My mate James and I decided to sneak in a quick trip to Frenchman’s Cap before Christmas. This is a spectacular walk and we had perfect weather. This trip is recommended as a 3-5 day walk, and having done it in 2 days I now know why. At just under 24km each way it is certainly doable in 2 long days, but in hindsight I think 3-4 days would be more enjoyable.
James had done this walk previously during the days of the “Sodden Loddons” but since 2013 the track has been re-routed and significant track building has taken place. Yes our feet were nice and dry.
The first section of the walk from the highway to Lake Vera Hut is relatively flat, easy and enjoyable walking. As we walked down one moderately steep section, we found a nice Swiss guy named Marco camped on the track. It was the sort of spot you would only camp if it was dark and you had no torch, you were exhausted and had drunk 12 beers. Marco’s campsite selection became a source of amusement and ridicule as we spent 4 hours walking with him later in the day.
The section of the walk from Lake Vera Hut to Lake Tahune Hut is significantly slower as there are more obstacles and more up and down.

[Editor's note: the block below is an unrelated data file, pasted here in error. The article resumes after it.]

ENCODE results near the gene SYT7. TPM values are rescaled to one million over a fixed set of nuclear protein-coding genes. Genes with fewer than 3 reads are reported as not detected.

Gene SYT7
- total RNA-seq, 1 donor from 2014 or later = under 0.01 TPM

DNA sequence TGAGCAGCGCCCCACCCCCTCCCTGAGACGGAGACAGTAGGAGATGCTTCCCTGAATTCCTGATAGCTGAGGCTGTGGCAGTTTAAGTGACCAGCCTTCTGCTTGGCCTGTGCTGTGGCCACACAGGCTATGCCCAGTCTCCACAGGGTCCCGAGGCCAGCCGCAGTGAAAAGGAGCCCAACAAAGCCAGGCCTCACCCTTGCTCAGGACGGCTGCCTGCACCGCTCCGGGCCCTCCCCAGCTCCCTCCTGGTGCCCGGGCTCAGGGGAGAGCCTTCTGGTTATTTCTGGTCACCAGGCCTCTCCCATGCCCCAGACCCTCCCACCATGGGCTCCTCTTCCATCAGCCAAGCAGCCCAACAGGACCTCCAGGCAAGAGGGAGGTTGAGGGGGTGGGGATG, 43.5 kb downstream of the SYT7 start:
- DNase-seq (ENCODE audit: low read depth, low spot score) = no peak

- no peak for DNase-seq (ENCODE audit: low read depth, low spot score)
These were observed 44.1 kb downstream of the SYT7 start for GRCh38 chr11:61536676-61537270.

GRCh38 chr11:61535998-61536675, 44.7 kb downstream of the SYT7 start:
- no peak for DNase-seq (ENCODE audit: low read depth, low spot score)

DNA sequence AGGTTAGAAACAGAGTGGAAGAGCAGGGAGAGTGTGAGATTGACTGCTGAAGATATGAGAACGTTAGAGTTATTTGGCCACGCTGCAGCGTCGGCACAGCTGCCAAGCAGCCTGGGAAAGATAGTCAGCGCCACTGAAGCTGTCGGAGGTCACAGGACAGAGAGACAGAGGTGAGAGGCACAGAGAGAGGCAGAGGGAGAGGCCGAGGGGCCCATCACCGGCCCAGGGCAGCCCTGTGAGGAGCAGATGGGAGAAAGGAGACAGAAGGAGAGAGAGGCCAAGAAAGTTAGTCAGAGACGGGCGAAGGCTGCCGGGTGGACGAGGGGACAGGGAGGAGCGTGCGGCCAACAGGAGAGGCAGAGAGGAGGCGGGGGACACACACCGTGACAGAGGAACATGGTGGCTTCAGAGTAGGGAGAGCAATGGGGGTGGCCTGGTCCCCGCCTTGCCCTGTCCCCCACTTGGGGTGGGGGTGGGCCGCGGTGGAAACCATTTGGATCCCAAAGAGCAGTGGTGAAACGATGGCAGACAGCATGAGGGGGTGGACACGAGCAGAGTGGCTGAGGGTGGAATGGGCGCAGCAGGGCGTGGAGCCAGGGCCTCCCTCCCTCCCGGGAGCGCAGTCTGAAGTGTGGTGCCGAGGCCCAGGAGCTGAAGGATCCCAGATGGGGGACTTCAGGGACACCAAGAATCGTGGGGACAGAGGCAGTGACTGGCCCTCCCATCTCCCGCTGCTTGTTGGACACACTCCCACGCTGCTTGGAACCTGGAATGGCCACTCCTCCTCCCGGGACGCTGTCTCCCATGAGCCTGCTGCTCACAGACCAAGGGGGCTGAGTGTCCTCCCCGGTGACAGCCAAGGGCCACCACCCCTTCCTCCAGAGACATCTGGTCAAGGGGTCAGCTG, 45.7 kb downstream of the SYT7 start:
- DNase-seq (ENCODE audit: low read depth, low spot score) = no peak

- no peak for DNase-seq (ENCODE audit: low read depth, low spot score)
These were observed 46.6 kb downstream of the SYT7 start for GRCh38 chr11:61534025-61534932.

The big camera….
Rather than carry luxury items like snacks, adequate water, long pants, comfortable boots or a warm sleeping bag, James decided it would be best to load up his pack with several kilograms of fancy camera equipment. I am sure you will agree the photos from James’ camera came out very well – but he certainly suffered for his art.
Did I mention that we had to share my pair of pants? James ate dinner with his legs inside the sleeves of a jacket (a very funny look) but when it came time to sleep I loaned him my beloved fleece pants as he had brought along his very light summer sleeping bag. Then when James went for his sunrise on the summit photo marathon he retained the trusty pants which was the only excuse I needed to sleep in.
A quiet night
Our campsite near the summit of Frenchman’s Cap was the quietest place I have ever been. Not a breath of wind, no bugs, birds or animals, no traffic or planes or noise of any type. It was eerily quiet and the absence of any noise added to the awesomeness of the location.
We had a sweet campsite and I tried out the Bush Cocoon for a 2nd night. See the gear review for more:
For further information on this great walk check out the Tas Parks and Wildlife website:
Navigation on this walk is very straightforward but it is always good to have the right map. Make sure you get the latest edition that shows the re-routed track bypassing the Loddon Plains.
A consequence of doing the trip in 2 days was that I had to drive to/from the start of the walk from Hobart in the dark. There was a heap of wildlife on the road so unless you want a smorgasboard of native animals on the front of your car you need to allow extra time so you can drive slowly to avoid roadkill. Or you can plan your trip better than me and drive out there during daylight.